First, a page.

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Pilot Officer 121266 Edward Carl Christian Rasmussen
12 Squadron RAF.
Died 12 January 1943 aged 26.
When work on the Dinham factory started in 1939 two policemen were brought to Caerwent to reinforce the local village bobby, P.C. Moore. Their special job was to 'sort out' the hundreds of Irish workmen who had suddenly arrived and in particular to throw them out of the village pubs at closing time! Once they were past the Vicarage, down the village hill, they were Mrs Crosbie’s problem, and though she was a small woman, she could sort them out too!
One of these two was Edward, about 6 feet 2 inches tall, powerful but good looking with a fine athletic figure. He had a bright outgoing personality and was a considerable help to morale, very supportive of Leonard Lovell and Jim Lewis during their dark nights on Air Raid Protection duty.
He lodged with the Jones family at 'Highfield', the farmhouse now tucked away between Centurion Court and Cwrt Morgan. He was more often seen at the Police Station at the village cross roads, now called 'Maybury'.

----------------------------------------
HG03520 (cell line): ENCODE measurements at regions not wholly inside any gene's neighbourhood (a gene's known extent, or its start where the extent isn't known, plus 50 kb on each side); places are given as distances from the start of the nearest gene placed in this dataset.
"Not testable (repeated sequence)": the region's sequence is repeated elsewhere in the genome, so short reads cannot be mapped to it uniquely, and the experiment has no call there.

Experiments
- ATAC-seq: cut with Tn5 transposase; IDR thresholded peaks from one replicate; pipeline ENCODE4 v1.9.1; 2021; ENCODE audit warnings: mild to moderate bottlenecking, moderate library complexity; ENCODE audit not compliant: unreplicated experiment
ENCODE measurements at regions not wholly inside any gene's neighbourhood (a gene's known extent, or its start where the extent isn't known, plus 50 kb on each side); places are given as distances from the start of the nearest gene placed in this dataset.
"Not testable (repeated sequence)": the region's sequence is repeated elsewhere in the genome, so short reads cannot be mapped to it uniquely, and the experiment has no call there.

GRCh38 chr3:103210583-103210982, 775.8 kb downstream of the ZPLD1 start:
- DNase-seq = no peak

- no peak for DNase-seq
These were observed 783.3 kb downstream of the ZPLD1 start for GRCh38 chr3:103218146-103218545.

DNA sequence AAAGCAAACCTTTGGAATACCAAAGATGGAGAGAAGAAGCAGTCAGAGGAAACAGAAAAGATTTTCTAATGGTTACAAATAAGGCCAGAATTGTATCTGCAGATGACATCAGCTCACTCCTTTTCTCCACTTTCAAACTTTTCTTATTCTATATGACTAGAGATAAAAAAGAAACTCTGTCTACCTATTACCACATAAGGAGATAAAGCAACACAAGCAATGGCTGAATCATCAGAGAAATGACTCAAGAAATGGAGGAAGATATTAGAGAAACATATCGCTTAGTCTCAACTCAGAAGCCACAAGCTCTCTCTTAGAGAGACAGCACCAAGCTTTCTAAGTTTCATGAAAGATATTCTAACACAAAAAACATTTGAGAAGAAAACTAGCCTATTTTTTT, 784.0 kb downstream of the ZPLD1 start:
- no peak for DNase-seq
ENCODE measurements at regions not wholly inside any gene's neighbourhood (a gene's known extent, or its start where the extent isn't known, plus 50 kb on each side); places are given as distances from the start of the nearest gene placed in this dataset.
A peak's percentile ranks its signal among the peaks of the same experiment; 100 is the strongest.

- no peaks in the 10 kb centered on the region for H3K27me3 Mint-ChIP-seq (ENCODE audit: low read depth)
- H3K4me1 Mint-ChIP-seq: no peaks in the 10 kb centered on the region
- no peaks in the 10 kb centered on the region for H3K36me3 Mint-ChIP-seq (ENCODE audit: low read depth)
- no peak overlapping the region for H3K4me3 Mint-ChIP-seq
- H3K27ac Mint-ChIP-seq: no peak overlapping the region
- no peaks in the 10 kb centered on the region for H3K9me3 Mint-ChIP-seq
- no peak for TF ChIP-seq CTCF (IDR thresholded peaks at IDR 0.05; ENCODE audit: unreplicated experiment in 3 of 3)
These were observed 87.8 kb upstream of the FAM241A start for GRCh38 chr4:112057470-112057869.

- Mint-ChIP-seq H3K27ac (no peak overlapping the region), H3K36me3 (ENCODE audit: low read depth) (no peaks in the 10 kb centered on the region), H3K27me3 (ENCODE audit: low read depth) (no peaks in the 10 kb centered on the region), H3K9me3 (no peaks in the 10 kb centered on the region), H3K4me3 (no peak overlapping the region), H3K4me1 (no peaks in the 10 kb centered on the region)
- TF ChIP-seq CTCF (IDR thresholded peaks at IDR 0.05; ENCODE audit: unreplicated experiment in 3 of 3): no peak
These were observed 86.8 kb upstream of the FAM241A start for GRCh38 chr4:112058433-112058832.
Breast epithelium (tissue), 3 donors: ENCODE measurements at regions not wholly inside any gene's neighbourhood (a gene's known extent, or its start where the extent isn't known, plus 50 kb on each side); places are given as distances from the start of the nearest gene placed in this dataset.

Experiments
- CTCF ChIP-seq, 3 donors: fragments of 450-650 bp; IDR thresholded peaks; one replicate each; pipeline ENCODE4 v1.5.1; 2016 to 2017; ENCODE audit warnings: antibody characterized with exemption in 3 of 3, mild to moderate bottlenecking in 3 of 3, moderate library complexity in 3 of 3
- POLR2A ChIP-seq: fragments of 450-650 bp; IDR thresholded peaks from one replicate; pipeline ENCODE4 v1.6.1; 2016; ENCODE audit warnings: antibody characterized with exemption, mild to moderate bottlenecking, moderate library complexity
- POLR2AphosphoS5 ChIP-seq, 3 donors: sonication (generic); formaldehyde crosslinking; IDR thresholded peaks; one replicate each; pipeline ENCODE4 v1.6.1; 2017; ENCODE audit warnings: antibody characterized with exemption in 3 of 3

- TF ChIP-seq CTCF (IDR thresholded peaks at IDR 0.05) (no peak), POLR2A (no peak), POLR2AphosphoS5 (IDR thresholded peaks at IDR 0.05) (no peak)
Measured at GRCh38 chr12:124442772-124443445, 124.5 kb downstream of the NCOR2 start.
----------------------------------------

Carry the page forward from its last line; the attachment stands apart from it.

We have so far failed to find any relatives but R A F records indicate a wife Bettina living in Leeds.
Eventually Edward volunteered for the R.A.F. His rank was Pilot Officer but he was a bomb aimer in a Lancaster operating from RAF Wickenby. In January 1943 his squadron took part in a raid on Essen, Germany, and Edward’s aircraft 'Z for Zulu' was hit by anti-aircraft fire over the target. It crashed killing Edward and four companions. Two survived becoming prisoners of war.
Edward was buried in the Reichswald Forest War Cemetery.
RAF PERSONNEL - GENERAL NOTES
After 1940 all aircrew were upgraded to at least Sergeant as it was realised that the pay and status of corporal and below did not match the hazards involved in wartime active service. This explains how those killed later in the war could hold a rank such as Pilot Officer although they were not pilots.
All these RAF fliers have graves somewhere as none of them are listed on the Runnymede Memorial, but I have not traced them yet.
GJ Oct 1995